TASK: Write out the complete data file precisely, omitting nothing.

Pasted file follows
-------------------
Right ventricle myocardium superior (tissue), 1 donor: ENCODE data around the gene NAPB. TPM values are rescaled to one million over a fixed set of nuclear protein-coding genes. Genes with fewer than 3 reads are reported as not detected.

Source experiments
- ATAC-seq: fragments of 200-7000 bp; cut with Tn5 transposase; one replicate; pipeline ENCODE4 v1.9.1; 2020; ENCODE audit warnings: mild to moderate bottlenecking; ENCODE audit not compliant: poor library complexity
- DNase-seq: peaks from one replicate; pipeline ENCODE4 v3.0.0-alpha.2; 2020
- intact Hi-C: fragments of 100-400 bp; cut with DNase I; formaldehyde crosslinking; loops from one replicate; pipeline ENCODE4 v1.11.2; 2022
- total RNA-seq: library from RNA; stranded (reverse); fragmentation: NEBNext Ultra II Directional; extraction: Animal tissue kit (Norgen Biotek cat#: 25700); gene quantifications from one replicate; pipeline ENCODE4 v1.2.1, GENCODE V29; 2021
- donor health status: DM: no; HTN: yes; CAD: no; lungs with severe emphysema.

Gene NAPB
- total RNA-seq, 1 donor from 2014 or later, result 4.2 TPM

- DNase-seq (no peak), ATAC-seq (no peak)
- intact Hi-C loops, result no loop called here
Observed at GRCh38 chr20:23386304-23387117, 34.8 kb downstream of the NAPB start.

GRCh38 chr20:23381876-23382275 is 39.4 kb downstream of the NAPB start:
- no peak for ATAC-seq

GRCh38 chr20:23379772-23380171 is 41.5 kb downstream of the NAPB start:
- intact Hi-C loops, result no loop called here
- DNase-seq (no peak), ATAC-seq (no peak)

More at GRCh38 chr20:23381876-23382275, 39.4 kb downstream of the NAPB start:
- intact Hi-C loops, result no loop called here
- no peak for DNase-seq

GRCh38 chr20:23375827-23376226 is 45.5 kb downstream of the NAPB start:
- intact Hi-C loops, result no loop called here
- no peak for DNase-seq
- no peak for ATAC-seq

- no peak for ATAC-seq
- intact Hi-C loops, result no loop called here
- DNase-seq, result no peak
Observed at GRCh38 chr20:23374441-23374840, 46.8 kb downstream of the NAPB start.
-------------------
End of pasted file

Right ventricle myocardium superior (tissue), 1 donor: ENCODE data around the gene NAPB. TPM values are rescaled to one million over a fixed set of nuclear protein-coding genes. Genes with fewer than 3 reads are reported as not detected.

Source experiments
- ATAC-seq: fragments of 200-7000 bp; cut with Tn5 transposase; one replicate; pipeline ENCODE4 v1.9.1; 2020; ENCODE audit warnings: mild to moderate bottlenecking; ENCODE audit not compliant: poor library complexity
- DNase-seq: peaks from one replicate; pipeline ENCODE4 v3.0.0-alpha.2; 2020
- intact Hi-C: fragments of 100-400 bp; cut with DNase I; formaldehyde crosslinking; loops from one replicate; pipeline ENCODE4 v1.11.2; 2022
- total RNA-seq: library from RNA; stranded (reverse); fragmentation: NEBNext Ultra II Directional; extraction: Animal tissue kit (Norgen Biotek cat#: 25700); gene quantifications from one replicate; pipeline ENCODE4 v1.2.1, GENCODE V29; 2021
- donor health status: DM: no; HTN: yes; CAD: no; lungs with severe emphysema.

Gene NAPB
- total RNA-seq, 1 donor from 2014 or later, result 4.2 TPM

- DNase-seq (no peak), ATAC-seq (no peak)
- intact Hi-C loops, result no loop called here
Observed at GRCh38 chr20:23386304-23387117, 34.8 kb downstream of the NAPB start.

GRCh38 chr20:23381876-23382275 is 39.4 kb downstream of the NAPB start:
- no peak for ATAC-seq

GRCh38 chr20:23379772-23380171 is 41.5 kb downstream of the NAPB start:
- intact Hi-C loops, result no loop called here
- DNase-seq (no peak), ATAC-seq (no peak)

More at GRCh38 chr20:23381876-23382275, 39.4 kb downstream of the NAPB start:
- intact Hi-C loops, result no loop called here
- no peak for DNase-seq

GRCh38 chr20:23375827-23376226 is 45.5 kb downstream of the NAPB start:
- intact Hi-C loops, result no loop called here
- no peak for DNase-seq
- no peak for ATAC-seq

- no peak for ATAC-seq
- intact Hi-C loops, result no loop called here
- DNase-seq, result no peak
Observed at GRCh38 chr20:23374441-23374840, 46.8 kb downstream of the NAPB start.